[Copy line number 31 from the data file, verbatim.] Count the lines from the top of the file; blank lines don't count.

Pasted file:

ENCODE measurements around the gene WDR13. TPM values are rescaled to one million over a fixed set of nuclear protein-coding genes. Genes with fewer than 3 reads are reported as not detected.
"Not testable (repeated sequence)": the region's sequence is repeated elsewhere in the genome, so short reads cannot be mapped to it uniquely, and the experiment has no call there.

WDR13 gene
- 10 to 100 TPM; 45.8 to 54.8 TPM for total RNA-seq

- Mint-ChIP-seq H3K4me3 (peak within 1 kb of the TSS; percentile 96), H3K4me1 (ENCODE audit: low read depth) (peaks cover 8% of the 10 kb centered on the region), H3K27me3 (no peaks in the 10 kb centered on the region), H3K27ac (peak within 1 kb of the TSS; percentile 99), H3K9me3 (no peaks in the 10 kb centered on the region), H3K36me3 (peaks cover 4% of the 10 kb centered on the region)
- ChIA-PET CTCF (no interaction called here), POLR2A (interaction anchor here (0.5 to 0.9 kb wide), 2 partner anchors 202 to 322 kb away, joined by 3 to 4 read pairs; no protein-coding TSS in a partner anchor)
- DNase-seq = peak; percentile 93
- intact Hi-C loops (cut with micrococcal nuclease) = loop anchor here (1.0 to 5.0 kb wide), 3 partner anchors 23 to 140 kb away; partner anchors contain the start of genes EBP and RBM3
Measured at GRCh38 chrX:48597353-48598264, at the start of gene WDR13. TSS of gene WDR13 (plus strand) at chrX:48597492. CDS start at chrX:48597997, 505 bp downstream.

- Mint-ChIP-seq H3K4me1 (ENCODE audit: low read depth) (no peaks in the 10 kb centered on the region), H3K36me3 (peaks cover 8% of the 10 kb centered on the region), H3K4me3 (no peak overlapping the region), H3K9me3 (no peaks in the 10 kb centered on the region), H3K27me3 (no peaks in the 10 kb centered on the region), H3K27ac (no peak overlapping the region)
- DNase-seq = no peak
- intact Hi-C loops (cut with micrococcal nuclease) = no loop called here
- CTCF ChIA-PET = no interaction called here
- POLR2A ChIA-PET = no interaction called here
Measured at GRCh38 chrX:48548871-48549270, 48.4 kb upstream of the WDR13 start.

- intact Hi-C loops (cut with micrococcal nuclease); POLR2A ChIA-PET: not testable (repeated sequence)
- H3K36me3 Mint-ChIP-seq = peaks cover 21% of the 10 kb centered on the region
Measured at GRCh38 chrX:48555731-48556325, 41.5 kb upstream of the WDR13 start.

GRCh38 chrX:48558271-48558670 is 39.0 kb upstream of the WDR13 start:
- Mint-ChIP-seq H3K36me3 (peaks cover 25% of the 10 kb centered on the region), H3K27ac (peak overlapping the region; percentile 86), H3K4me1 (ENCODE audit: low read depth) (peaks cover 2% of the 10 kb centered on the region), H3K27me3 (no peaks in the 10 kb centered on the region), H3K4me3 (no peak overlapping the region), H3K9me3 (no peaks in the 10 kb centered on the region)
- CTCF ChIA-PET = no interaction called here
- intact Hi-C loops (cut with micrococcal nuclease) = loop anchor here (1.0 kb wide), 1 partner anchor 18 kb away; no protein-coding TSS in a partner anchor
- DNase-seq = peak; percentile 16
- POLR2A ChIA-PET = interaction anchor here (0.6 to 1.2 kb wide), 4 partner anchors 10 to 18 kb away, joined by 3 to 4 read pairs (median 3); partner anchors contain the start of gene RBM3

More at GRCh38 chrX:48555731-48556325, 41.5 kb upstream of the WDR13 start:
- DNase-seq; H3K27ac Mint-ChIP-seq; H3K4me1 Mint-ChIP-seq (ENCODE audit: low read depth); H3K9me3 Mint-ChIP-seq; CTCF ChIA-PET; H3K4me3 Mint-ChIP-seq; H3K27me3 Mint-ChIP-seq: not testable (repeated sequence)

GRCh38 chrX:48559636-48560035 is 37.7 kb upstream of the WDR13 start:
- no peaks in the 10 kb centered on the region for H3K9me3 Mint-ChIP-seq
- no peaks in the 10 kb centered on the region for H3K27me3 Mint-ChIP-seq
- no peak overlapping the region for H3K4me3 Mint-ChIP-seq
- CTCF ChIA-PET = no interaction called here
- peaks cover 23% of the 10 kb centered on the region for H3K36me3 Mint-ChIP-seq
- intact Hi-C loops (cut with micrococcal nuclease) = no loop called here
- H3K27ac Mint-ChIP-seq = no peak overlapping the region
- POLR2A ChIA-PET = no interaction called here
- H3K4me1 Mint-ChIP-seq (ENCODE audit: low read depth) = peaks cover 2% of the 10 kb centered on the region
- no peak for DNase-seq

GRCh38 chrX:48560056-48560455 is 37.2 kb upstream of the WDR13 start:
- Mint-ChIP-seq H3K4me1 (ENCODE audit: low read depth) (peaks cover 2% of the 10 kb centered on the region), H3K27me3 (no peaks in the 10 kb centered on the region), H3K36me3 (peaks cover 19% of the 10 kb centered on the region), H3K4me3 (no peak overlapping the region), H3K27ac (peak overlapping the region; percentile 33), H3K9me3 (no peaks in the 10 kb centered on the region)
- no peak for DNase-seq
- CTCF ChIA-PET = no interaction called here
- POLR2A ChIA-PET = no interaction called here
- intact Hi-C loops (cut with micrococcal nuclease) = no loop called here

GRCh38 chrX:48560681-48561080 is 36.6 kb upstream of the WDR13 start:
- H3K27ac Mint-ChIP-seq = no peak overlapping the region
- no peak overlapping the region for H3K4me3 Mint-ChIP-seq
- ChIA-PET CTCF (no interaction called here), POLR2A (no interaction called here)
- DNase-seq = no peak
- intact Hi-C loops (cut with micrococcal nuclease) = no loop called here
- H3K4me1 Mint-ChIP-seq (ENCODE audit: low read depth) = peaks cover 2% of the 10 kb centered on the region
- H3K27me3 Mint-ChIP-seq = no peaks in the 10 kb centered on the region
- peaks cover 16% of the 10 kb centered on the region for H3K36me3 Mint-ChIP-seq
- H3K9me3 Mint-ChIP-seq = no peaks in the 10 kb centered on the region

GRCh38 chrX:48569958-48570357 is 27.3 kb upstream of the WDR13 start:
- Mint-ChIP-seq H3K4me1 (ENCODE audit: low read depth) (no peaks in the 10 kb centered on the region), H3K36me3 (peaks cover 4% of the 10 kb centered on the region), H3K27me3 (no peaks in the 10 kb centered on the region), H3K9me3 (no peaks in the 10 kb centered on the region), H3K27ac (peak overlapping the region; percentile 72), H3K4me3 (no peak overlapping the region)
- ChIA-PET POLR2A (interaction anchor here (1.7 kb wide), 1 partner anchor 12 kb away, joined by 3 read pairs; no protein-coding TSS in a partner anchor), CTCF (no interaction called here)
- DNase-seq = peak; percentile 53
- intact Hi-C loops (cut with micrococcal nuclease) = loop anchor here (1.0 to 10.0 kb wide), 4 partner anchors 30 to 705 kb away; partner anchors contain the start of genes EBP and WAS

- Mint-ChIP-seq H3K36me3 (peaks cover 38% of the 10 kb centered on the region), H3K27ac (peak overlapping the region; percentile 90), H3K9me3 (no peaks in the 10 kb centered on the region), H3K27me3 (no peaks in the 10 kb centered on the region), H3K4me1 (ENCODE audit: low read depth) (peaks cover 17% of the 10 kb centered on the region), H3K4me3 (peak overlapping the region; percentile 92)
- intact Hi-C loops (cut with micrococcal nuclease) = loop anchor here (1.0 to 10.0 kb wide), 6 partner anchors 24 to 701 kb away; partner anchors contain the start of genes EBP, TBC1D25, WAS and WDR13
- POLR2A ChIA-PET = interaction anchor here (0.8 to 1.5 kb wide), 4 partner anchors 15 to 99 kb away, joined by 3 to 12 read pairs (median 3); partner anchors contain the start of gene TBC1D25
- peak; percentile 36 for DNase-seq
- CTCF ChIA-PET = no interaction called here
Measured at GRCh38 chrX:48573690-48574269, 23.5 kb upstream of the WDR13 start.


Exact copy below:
- CTCF ChIA-PET = no interaction called here